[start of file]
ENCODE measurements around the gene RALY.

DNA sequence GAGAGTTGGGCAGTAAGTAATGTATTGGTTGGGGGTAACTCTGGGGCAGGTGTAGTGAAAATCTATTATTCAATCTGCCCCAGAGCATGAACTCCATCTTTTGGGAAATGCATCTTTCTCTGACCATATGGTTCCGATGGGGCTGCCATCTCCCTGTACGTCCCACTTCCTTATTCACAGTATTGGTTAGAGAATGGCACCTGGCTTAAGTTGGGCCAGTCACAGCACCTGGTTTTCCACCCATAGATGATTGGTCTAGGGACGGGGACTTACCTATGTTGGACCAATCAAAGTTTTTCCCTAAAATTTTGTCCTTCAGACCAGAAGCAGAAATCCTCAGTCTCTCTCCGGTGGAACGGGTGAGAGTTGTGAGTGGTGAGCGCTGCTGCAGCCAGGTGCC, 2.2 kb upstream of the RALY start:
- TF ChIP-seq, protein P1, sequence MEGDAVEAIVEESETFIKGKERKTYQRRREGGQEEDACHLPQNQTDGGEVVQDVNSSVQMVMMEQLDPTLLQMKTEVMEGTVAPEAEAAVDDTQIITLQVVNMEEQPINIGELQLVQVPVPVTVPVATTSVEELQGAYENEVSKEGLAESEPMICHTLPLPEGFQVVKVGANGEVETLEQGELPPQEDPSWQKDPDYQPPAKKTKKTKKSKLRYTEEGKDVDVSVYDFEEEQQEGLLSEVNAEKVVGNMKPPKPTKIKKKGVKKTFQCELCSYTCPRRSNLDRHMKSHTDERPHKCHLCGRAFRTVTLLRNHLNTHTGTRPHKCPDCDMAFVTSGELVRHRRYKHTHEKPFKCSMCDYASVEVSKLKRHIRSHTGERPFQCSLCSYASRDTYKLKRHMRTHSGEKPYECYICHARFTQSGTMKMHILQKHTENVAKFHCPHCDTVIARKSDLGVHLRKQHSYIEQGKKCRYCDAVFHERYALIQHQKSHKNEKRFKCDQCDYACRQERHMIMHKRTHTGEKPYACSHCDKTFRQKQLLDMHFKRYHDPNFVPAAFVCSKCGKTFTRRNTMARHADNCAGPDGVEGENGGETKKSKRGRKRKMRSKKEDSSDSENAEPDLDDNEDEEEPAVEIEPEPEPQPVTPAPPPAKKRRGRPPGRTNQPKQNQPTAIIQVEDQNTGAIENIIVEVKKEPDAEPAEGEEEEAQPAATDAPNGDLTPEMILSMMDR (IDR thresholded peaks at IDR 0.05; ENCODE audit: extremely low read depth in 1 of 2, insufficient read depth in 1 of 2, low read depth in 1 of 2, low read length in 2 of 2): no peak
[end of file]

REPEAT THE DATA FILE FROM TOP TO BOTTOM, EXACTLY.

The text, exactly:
ENCODE measurements around the gene RALY.

DNA sequence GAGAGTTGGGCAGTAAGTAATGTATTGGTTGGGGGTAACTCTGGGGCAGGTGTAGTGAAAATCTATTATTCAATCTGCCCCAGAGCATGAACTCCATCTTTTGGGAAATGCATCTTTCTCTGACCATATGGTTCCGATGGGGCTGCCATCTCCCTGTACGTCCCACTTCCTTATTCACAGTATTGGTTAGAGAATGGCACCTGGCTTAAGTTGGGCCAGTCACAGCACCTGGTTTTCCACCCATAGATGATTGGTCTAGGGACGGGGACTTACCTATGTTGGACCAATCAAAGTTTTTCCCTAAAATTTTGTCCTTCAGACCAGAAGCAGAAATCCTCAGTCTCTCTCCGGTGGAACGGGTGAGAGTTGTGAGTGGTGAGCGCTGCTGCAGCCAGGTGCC, 2.2 kb upstream of the RALY start:
- TF ChIP-seq, protein P1, sequence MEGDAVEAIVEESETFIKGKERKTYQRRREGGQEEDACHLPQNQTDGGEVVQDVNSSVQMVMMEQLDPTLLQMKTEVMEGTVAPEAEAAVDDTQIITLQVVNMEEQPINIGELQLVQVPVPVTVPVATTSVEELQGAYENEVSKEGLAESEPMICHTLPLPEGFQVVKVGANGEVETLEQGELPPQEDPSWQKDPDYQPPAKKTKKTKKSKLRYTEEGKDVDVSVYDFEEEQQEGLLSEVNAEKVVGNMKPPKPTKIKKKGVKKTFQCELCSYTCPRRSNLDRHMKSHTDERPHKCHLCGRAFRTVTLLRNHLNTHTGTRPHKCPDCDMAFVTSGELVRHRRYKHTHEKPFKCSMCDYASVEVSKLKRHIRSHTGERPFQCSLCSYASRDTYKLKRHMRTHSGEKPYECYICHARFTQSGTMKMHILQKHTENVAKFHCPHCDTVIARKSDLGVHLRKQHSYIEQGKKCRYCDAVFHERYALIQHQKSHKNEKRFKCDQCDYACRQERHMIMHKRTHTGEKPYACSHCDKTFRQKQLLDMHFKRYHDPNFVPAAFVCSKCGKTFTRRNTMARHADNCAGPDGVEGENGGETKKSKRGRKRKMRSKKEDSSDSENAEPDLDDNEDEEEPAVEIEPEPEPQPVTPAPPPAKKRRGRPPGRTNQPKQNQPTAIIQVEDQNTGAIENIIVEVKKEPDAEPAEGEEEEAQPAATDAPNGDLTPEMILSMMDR (IDR thresholded peaks at IDR 0.05; ENCODE audit: extremely low read depth in 1 of 2, insufficient read depth in 1 of 2, low read depth in 1 of 2, low read length in 2 of 2): no peak